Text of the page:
Biological Methods

This page has a list of publications and news articles related to Innovative Strategies - Biological Methods. Find more information on Innovation in HEI's research programs.

Contents: Setting a Course for 2020: The HEI Strategic Plan; RFA Seeks New Epidemiologic Studies; HEI Launches New International Project // Group of Experts Will Estimate Global Burden of Disease from Specific Major Air Pollution Sources; Communicating Results of Research; How PM May Affect Epithelial Cell Differentiation; Progress on Major Ozone Study; Panel Tours Gas Well Sites

Contents: Greenbaum Testifies on "Producing Credible Science for Decisions"; New HEI Health Effects Study of Modern Diesel Engine Emissions; Health Outcomes and Biomarkers Studies Approved; Multicity Study in Latin America; Air Pollution and Children's Health in Vietnam; HEI in the News; Communication 17: ACES Exposure Atmosphere; Annual Report Now Available; New Global Burden of Disease Estimates; HEI Investigator Wins Haagen-Smit Prize; Workshop on Assessing Exposure to Pollution from Traffic; IARC Review of Diesel and Gasoline Exhaust

Contents: Effects of Exposure to Diesel Exhaust Particles in Persons with Asthma and Allergy; Workshop Brings Experts Together: Atmospheric Chemists and Health Effects Scientists Meet at HEI to Discuss Common Goals; Symposium Sheds Light on Air Toxics Hot Spots; Wood Stove Changeout Program Brings Some Improvements in Health, Air Quality; Three New HEI Studies Launched: Ozone Exposure and Inflammatory Cells / PM Exposure and Heart Rhythm / Impact of Exposure in Early Life; ACES Reaches Important Milestones; New Investigator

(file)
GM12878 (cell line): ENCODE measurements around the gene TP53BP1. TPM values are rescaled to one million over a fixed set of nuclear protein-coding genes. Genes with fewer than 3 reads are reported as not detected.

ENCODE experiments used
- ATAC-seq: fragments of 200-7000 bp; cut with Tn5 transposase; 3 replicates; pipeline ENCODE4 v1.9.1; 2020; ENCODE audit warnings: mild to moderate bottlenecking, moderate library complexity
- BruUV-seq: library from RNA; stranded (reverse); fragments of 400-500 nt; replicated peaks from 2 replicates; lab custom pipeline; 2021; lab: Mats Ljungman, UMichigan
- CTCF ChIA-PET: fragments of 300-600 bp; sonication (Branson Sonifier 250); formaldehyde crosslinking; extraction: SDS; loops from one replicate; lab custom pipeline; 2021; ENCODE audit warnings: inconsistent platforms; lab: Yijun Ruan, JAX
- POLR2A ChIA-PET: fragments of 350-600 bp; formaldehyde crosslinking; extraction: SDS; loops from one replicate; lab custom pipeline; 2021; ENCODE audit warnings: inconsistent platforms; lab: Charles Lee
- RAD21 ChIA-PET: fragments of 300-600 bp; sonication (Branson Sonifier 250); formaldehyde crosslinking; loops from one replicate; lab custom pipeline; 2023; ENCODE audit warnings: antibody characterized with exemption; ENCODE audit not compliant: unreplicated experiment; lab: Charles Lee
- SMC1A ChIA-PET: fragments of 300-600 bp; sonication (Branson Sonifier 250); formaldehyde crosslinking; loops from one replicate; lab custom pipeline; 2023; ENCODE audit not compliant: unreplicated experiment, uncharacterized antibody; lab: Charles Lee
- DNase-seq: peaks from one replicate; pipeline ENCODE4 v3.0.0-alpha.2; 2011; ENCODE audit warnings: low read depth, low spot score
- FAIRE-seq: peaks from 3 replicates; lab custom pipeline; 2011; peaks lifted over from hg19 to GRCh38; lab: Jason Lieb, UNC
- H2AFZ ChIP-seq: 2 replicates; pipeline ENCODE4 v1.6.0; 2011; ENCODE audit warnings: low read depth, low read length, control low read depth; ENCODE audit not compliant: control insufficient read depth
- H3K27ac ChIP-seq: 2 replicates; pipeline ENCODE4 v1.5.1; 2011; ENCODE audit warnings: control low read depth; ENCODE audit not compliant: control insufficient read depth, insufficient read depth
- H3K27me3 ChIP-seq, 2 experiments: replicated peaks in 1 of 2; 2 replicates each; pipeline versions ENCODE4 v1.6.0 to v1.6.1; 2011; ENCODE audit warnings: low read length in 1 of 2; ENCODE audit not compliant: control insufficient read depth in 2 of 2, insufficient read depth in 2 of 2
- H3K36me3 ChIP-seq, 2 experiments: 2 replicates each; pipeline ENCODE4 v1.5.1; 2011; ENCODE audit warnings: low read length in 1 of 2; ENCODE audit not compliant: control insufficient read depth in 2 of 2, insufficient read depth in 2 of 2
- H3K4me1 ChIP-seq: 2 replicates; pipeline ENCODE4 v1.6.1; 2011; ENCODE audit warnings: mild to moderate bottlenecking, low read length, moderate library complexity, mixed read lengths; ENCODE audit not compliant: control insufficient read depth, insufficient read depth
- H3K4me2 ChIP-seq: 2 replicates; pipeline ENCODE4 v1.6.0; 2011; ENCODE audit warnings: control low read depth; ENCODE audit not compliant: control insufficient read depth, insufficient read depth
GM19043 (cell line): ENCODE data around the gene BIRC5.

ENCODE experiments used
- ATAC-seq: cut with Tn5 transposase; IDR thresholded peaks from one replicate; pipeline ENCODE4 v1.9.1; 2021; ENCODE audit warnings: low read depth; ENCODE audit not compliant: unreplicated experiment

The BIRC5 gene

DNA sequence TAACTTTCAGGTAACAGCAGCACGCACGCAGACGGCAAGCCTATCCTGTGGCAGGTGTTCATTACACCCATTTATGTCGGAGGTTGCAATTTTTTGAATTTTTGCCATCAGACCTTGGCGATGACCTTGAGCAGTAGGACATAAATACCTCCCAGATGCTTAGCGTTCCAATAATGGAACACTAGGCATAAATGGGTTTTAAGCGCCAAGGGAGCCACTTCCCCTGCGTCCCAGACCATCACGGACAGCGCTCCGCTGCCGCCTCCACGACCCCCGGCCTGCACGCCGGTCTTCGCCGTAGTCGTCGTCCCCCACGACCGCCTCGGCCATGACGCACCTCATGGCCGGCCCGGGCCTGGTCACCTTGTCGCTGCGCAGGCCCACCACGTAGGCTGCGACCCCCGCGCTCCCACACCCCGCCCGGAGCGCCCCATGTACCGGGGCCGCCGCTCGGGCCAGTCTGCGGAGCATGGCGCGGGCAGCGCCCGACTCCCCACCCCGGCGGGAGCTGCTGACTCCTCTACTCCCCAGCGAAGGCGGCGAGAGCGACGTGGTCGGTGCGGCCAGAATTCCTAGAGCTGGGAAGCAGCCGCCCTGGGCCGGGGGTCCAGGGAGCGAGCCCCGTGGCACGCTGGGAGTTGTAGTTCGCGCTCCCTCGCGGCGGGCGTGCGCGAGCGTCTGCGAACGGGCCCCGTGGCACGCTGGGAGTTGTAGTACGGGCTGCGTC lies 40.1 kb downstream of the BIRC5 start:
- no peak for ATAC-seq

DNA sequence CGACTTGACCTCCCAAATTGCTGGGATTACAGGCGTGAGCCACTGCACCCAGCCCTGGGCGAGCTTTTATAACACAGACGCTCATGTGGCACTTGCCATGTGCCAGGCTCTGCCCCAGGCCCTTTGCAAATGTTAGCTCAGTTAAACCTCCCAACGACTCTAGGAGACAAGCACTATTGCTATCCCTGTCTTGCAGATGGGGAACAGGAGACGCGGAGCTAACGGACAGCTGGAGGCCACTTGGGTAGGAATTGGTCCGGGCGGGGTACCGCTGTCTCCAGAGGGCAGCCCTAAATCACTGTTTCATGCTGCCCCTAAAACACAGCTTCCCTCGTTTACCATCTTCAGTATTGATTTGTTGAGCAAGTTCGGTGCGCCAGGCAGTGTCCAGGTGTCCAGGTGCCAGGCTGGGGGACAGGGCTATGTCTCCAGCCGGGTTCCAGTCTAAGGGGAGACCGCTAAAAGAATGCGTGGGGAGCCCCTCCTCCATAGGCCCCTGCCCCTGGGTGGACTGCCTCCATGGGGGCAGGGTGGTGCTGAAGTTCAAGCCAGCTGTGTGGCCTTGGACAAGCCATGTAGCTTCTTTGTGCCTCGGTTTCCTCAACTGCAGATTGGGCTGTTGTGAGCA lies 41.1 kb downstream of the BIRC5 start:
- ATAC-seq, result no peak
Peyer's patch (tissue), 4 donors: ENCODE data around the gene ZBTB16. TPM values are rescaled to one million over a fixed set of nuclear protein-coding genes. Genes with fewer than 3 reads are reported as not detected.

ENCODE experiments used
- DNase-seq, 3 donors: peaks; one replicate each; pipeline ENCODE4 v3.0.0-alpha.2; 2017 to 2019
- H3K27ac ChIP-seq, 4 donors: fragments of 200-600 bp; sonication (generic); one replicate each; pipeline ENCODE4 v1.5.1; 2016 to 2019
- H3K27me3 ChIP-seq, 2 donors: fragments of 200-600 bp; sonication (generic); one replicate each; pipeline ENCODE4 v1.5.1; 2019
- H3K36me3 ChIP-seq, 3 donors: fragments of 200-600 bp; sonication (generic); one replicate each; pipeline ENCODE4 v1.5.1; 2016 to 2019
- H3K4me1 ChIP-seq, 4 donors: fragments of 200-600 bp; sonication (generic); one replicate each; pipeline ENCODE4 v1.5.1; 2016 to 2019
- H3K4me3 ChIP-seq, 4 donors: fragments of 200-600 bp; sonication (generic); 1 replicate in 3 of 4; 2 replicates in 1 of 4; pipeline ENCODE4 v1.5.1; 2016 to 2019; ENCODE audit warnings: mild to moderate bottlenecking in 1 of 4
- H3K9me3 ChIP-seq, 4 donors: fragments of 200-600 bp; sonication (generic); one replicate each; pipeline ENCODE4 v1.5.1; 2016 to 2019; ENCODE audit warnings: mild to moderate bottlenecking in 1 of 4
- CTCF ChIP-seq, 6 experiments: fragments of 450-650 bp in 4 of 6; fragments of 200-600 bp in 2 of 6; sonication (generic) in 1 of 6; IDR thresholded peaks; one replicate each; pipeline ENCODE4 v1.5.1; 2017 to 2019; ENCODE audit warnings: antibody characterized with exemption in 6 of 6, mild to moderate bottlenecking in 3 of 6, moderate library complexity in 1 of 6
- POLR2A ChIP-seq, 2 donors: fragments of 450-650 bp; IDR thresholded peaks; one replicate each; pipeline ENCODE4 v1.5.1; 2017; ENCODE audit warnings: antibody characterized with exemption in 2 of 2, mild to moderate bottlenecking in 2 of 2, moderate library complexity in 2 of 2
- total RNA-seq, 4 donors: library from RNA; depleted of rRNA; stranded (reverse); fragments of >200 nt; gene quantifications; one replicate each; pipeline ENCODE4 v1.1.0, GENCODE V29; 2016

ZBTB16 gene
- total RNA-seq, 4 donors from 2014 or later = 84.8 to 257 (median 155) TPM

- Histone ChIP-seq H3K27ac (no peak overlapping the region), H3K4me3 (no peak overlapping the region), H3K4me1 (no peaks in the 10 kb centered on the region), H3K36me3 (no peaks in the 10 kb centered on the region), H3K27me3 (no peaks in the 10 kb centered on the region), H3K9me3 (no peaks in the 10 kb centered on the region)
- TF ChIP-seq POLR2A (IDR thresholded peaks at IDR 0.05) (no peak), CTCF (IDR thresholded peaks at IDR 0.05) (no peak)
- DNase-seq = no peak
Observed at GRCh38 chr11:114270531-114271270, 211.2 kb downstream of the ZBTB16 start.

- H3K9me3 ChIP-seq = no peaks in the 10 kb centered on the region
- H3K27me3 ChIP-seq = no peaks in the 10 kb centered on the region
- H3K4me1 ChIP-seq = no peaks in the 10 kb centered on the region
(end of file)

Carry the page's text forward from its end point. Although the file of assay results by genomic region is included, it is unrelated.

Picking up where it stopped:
Research Report 87
Assieh A Melikian
Min Meng
Ray O’Connor
Peifeng Hu
Seth M Thompson

Dr. Melikian and colleagues at the American Health Foundation developed and validated a novel, practical method for assaying metabolites of benzene in humans methods using a technique known as Liquid Chromatography–Electrospray Ionization–Tandem Mass Spectrometry (LC-ESI-MS/MS) to measure benzene metabolites in human urine.

Research Report 79
James S Ultman
Abdellaziz Ben-Jebria
Craig S MacDougall
Marc L Rigas

Dr. Ultman and his colleagues at Pennsylvania State University redesigned their first-generation analyzer that measures the dose of inhaled ozone to reduce electronic noise (interference) and improve the signal's stability. To do so, they adjusted each parameter that influenced the analyzer's performance: the flow of the air sample into the instrument, the pressure in the chamber where the air sample and the reactant gas mixed, the relative amounts of the reactant gas and air sample, and electronic variables (frequency and voltage).

Communication 4
Health Effects Institute

Communication 4 contains four reports on analyzing complex mixtures. Three reports address analytical approaches to indentifying toxic compounds. One describes statistical approaches to analysis of interaction. (1) Immunoaffinity Chromatography in the Analysis of Toxic Effects of Complex Mixtures, William E. Bechtold (2) Stationary-Phase Programming for Liquid Chromatography: A New Concept for Separating Complex Mixtures, John G. Dorsey (3) Supercritical Separation and Molecular Bioassay Technologies Applied to Complex Mixtures, David L. Springer (4) Using the Parallel Coordinate Axis System to Analyze Complex Mixtures: Determining Biological Activity and Interactions Among Components, Chris Gennings.